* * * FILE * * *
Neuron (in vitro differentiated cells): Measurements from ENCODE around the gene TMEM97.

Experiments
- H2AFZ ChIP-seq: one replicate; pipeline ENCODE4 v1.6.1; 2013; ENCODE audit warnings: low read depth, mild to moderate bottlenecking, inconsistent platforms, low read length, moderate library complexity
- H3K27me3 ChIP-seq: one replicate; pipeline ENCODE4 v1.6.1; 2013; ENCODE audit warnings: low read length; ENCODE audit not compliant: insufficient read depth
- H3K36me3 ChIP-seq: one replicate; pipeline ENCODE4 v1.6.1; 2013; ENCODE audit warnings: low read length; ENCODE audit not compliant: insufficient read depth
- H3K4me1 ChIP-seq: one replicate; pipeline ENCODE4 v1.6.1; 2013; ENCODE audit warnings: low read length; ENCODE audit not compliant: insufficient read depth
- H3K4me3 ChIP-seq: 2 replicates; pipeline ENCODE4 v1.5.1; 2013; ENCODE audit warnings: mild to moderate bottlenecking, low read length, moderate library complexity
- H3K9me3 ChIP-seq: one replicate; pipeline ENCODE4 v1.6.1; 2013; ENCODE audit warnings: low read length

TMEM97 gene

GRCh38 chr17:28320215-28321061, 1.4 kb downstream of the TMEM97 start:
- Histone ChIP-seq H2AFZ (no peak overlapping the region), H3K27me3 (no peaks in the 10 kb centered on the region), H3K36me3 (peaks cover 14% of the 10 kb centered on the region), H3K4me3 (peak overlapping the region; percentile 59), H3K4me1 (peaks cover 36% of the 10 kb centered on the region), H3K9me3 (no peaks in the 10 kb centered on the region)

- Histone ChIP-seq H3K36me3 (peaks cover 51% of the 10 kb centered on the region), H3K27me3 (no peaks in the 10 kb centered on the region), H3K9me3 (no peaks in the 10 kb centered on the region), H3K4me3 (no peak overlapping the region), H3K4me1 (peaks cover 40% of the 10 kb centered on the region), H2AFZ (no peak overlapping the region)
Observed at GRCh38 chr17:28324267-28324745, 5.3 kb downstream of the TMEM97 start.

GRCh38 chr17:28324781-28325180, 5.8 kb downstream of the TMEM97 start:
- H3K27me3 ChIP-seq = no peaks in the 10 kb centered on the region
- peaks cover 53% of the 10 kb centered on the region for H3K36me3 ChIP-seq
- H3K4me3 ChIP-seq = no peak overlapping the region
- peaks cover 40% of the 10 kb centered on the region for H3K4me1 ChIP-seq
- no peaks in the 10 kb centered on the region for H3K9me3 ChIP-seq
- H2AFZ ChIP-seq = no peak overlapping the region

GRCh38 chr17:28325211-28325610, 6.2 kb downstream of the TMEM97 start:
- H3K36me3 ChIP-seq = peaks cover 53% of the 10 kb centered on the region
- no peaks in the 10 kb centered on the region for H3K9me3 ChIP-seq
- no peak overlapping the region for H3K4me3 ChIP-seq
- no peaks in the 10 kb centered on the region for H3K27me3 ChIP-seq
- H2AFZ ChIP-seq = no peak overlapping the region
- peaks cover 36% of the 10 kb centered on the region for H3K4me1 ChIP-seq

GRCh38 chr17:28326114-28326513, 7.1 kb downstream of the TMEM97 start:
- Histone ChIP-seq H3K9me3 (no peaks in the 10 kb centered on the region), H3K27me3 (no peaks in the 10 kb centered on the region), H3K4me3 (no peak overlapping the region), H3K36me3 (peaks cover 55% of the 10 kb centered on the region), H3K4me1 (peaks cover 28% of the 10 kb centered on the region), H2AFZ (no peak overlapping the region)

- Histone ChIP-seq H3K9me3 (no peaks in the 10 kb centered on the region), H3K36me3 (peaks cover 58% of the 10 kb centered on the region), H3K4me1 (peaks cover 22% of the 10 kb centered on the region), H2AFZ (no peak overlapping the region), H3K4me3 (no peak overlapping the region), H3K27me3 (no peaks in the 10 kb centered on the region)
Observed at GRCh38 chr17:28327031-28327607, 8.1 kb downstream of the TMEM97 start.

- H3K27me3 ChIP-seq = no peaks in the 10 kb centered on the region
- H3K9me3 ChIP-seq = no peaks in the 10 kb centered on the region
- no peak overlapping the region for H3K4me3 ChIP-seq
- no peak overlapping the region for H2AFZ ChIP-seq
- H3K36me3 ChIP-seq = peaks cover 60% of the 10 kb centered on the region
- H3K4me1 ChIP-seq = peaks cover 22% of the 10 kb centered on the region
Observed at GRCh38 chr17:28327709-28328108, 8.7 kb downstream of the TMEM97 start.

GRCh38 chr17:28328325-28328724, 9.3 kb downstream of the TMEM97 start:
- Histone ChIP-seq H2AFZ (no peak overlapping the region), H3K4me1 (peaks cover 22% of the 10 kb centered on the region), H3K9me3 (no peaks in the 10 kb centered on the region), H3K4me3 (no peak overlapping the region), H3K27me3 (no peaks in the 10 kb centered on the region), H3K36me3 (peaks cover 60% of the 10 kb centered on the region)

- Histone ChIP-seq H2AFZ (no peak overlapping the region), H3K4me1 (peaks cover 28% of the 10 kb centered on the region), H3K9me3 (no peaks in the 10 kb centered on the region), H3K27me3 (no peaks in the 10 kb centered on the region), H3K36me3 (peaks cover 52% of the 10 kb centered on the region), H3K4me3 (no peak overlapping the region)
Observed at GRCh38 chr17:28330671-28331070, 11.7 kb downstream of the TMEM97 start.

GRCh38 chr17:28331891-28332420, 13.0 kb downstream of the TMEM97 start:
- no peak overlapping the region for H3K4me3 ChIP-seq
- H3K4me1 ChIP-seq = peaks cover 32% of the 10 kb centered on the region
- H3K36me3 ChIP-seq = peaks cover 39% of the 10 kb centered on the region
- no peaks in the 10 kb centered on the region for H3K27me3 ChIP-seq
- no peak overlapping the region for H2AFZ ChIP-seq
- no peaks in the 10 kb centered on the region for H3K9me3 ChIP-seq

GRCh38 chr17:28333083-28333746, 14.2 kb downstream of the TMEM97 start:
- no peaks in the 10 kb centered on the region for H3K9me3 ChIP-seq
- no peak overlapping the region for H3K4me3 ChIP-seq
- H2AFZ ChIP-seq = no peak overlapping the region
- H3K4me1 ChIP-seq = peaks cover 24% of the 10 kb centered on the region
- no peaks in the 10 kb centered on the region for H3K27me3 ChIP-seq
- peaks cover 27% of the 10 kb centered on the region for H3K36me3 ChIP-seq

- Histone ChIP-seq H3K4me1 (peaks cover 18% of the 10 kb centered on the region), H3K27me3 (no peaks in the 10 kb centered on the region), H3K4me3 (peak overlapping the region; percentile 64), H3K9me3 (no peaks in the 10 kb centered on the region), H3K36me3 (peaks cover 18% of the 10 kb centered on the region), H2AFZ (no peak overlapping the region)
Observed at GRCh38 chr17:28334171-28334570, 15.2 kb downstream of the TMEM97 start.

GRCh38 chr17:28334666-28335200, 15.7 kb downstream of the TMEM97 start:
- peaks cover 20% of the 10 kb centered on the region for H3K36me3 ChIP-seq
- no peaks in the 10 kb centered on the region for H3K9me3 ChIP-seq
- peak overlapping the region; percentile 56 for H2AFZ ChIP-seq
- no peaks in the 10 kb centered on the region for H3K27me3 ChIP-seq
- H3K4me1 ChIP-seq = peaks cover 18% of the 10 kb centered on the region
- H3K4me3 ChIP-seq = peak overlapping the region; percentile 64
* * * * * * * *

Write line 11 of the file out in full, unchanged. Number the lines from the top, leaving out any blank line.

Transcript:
- Histone ChIP-seq H2AFZ (no peak overlapping the region), H3K27me3 (no peaks in the 10 kb centered on the region), H3K36me3 (peaks cover 14% of the 10 kb centered on the region), H3K4me3 (peak overlapping the region; percentile 59), H3K4me1 (peaks cover 36% of the 10 kb centered on the region), H3K9me3 (no peaks in the 10 kb centered on the region)